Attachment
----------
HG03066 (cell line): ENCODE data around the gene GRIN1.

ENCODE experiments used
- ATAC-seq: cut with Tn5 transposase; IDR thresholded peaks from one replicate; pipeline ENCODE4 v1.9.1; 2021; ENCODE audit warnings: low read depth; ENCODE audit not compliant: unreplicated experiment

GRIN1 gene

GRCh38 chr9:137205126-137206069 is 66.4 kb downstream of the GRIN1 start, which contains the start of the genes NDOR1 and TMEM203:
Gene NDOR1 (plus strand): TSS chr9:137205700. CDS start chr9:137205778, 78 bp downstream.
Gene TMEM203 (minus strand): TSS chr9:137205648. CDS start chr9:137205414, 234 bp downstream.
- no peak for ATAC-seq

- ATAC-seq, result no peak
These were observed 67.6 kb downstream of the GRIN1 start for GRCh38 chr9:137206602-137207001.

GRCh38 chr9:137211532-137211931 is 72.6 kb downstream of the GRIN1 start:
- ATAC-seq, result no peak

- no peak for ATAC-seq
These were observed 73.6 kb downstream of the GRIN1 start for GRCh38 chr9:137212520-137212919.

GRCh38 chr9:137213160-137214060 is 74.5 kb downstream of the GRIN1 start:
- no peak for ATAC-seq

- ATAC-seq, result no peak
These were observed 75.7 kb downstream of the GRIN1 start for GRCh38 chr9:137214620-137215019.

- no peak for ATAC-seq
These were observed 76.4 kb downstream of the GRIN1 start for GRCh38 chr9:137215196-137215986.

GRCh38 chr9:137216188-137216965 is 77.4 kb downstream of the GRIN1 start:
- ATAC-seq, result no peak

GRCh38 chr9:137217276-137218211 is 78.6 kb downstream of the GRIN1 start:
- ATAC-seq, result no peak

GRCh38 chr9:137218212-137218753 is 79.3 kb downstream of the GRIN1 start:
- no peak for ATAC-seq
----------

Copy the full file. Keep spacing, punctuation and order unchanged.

HG03066 (cell line): ENCODE data around the gene GRIN1.

ENCODE experiments used
- ATAC-seq: cut with Tn5 transposase; IDR thresholded peaks from one replicate; pipeline ENCODE4 v1.9.1; 2021; ENCODE audit warnings: low read depth; ENCODE audit not compliant: unreplicated experiment

GRIN1 gene

GRCh38 chr9:137205126-137206069 is 66.4 kb downstream of the GRIN1 start, which contains the start of the genes NDOR1 and TMEM203:
Gene NDOR1 (plus strand): TSS chr9:137205700. CDS start chr9:137205778, 78 bp downstream.
Gene TMEM203 (minus strand): TSS chr9:137205648. CDS start chr9:137205414, 234 bp downstream.
- no peak for ATAC-seq

- ATAC-seq, result no peak
These were observed 67.6 kb downstream of the GRIN1 start for GRCh38 chr9:137206602-137207001.

GRCh38 chr9:137211532-137211931 is 72.6 kb downstream of the GRIN1 start:
- ATAC-seq, result no peak

- no peak for ATAC-seq
These were observed 73.6 kb downstream of the GRIN1 start for GRCh38 chr9:137212520-137212919.

GRCh38 chr9:137213160-137214060 is 74.5 kb downstream of the GRIN1 start:
- no peak for ATAC-seq

- ATAC-seq, result no peak
These were observed 75.7 kb downstream of the GRIN1 start for GRCh38 chr9:137214620-137215019.

- no peak for ATAC-seq
These were observed 76.4 kb downstream of the GRIN1 start for GRCh38 chr9:137215196-137215986.

GRCh38 chr9:137216188-137216965 is 77.4 kb downstream of the GRIN1 start:
- ATAC-seq, result no peak

GRCh38 chr9:137217276-137218211 is 78.6 kb downstream of the GRIN1 start:
- ATAC-seq, result no peak

GRCh38 chr9:137218212-137218753 is 79.3 kb downstream of the GRIN1 start:
- no peak for ATAC-seq